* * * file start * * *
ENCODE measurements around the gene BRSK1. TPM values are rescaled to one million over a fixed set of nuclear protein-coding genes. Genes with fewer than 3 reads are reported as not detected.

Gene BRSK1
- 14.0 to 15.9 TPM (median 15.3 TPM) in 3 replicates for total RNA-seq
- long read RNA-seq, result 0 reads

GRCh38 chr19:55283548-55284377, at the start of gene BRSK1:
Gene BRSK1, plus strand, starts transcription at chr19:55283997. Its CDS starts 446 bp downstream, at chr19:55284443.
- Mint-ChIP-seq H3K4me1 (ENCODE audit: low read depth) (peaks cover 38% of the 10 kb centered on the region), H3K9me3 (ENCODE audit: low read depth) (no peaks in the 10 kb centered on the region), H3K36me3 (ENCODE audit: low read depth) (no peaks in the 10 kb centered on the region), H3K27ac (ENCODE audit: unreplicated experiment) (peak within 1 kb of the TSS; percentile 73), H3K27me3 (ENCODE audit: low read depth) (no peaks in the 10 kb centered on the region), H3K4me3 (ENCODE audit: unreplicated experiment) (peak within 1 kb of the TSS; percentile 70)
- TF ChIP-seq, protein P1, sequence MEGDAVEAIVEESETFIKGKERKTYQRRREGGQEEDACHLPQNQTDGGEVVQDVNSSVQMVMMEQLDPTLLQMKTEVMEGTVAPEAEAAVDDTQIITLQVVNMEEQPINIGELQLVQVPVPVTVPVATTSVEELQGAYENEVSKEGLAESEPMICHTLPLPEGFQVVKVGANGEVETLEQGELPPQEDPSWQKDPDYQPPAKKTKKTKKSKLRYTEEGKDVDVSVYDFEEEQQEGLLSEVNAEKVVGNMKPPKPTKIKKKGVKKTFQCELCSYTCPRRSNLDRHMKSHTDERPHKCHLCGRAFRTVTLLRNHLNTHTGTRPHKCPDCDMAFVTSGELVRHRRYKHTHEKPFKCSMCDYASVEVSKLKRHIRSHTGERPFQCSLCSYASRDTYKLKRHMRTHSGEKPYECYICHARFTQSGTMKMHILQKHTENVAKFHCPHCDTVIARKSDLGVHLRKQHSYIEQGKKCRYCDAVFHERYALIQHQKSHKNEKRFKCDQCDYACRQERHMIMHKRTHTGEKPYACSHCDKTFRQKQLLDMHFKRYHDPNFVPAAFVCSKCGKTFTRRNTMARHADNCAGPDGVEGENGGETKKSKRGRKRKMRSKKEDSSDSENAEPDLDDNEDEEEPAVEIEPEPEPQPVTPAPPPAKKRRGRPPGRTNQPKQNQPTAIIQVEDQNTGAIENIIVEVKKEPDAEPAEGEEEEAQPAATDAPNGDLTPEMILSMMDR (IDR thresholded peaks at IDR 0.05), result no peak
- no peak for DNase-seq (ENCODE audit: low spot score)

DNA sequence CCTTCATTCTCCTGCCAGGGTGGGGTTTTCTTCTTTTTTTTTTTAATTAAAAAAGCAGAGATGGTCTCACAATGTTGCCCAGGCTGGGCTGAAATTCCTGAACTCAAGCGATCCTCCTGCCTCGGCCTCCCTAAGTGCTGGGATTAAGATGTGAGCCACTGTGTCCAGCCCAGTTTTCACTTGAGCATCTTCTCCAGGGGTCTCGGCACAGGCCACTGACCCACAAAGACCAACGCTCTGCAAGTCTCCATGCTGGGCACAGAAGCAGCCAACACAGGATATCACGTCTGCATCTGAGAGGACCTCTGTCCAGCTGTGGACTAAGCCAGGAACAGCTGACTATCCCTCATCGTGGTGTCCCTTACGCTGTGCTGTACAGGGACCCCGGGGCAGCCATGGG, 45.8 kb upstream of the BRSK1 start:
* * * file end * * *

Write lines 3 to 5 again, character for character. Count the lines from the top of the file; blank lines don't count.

- 14.0 to 15.9 TPM (median 15.3 TPM) in 3 replicates for total RNA-seq
- long read RNA-seq, result 0 reads

GRCh38 chr19:55283548-55284377, at the start of gene BRSK1: